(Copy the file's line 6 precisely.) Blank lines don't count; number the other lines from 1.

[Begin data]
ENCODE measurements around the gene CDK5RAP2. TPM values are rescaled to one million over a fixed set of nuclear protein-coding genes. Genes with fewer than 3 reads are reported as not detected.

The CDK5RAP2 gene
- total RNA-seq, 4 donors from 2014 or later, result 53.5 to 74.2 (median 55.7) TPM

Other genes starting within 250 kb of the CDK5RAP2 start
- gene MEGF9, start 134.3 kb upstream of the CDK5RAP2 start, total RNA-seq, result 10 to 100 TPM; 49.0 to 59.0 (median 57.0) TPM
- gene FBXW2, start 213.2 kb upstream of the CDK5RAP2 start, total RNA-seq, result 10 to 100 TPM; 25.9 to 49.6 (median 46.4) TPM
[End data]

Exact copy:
- gene FBXW2, start 213.2 kb upstream of the CDK5RAP2 start, total RNA-seq, result 10 to 100 TPM; 25.9 to 49.6 (median 46.4) TPM